Capitol Alert

Not enough Latinos and women are applying to draw new California political districts

Latinos, Asian Americans and women are underrepresented among applicants for the 2020 commission that will draw California congressional districts, and some advocacy groups are asking for a deadline extension to address the disparities.

Created by voters in 2008, the California Citizens Redistricting Commission is an independent panel of citizens who draw the lines for congressional and legislative districts every 10 years based on census data. Previously, politicians were responsible for drawing political districts.

The switch was intended to reduce gerrymandering.

The first time the 14-member commission was formed, it attracted nearly 30,000 applicants, said Rey López-Calderón, executive director of government watchdog group California Common Cause. Since the application period opened June 10 this year, just over 7,500 people have applied with just over two weeks to go before the deadline.

About two thirds of the applicants are white, although white people make up only about 37 percent of the state’s population. Six percent are Asian American or Pacific Islander, compared to nearly 16 percent of the general population. Less than 13 percent of applicants are Latino, the state’s largest ethnic group at 39 percent of the population.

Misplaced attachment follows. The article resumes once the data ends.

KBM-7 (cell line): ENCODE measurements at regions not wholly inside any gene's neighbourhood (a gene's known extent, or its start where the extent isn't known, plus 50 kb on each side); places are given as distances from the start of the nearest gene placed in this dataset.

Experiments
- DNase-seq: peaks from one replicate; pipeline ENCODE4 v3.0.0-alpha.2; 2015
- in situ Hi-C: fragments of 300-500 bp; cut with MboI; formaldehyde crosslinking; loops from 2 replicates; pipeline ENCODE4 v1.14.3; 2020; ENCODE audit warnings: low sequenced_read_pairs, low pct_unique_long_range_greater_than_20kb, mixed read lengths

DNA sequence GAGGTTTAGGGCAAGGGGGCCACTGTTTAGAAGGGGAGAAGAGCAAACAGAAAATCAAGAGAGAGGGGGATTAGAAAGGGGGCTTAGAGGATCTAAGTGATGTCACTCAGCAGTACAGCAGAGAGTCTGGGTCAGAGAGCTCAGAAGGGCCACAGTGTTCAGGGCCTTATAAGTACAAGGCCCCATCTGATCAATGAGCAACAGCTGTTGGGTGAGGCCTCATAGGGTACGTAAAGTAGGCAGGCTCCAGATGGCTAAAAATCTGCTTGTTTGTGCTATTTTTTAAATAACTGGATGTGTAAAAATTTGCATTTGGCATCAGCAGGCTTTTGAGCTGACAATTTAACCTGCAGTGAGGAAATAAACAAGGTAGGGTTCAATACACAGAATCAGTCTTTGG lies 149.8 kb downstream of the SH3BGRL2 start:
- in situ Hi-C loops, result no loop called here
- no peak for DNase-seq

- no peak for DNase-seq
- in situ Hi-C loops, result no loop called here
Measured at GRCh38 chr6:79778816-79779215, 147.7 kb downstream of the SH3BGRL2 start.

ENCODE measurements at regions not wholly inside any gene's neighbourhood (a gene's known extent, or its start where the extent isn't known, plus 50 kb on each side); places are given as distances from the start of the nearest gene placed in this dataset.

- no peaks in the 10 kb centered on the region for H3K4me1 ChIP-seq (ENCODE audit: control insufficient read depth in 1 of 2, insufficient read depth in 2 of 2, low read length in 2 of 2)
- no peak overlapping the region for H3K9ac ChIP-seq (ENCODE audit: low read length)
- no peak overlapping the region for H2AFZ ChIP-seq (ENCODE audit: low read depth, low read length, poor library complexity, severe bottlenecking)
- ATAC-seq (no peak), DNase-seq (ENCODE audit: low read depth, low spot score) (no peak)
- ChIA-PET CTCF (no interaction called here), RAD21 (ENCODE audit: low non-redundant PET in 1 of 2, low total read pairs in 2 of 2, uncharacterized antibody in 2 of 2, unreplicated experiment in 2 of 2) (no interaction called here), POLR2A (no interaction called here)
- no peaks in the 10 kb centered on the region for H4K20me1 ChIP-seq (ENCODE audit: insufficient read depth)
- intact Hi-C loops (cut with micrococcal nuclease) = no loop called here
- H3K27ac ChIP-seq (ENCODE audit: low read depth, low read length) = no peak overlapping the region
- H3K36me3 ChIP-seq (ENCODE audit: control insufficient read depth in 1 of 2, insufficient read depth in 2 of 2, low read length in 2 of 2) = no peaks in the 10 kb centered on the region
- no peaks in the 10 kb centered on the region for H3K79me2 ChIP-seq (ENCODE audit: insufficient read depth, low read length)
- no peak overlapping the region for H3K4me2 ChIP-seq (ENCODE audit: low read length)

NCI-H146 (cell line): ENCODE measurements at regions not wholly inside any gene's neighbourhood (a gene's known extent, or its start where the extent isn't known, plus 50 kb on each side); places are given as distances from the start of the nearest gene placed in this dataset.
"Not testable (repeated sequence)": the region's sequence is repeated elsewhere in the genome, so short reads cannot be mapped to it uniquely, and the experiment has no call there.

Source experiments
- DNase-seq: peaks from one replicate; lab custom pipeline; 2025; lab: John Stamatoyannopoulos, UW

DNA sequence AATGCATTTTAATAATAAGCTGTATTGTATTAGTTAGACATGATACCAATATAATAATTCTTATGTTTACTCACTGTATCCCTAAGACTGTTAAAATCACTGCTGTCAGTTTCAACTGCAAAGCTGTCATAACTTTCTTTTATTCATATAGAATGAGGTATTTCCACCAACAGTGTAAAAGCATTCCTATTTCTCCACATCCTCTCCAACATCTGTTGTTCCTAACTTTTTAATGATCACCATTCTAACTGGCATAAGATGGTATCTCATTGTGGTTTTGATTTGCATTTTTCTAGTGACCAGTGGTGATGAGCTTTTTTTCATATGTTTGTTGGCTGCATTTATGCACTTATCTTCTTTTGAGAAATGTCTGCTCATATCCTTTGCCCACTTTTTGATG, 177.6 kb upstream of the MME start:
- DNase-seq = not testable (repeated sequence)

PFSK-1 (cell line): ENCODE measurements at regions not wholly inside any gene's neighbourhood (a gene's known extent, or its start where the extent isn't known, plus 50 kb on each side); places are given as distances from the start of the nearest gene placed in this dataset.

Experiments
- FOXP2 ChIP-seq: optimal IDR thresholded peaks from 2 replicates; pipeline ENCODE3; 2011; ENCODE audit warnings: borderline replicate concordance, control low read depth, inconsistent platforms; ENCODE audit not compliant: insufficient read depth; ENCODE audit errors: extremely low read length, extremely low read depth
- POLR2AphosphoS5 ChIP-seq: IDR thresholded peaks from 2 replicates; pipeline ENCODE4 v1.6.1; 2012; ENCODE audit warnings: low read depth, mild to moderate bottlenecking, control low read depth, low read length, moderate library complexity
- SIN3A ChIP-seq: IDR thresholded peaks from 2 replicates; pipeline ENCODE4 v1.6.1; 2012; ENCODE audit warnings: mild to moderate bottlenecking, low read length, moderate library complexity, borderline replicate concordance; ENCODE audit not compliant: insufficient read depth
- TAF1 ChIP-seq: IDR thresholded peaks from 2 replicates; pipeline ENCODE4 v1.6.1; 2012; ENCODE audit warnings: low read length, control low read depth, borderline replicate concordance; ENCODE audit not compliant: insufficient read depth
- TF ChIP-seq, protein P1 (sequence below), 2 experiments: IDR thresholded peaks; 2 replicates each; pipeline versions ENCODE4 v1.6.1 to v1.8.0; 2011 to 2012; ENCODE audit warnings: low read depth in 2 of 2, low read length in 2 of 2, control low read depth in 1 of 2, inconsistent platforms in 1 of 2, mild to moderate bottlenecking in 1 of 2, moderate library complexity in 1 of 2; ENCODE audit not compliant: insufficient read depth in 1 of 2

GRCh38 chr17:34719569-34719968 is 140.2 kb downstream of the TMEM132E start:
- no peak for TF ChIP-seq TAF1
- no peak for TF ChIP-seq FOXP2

Women make up just under 39 percent of applicants.

That’s a problem because district lines need to be drawn so they don’t disenfranchise people from any ethnic, regional and political groups, López-Calderón said. It’s important that the commissioners be diverse and representative of the state so they can draw districts fairly.

He attributes the decrease in applications to a lack of attention in the media and a shortened application period.

“Right now we’re competing with everything from Bob Mueller to the citizenship question on the census,” López-Calderón said. “People just aren’t hearing about it.”

With a little more time, more than 20 organizations, including Common Cause, the California NAACP and the National Association of Latino Elected and Appointed Officials, say they can encourage more people from underrepresented groups to apply. Those organizations sent a letter on Tuesday to State Auditor Elaine Howle, who oversees the commission, asking her to extend the deadline to September 30.

The auditor’s office hasn’t yet had a chance to thoroughly review the request but plans to do so, said spokeswoman Margarita Fernandez. For now, the deadline to apply for the commission is August 9.

Editor’s note: A previous version of this story misstated the date to which advocates are asking the auditor to extend the deadline. It’s September 30, not September 20.

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Sophia Bollag covers California politics and government. Before joining The Bee, she reported in Sacramento for the Associated Press and the Los Angeles Times. She grew up in California and is a graduate of Northwestern University.
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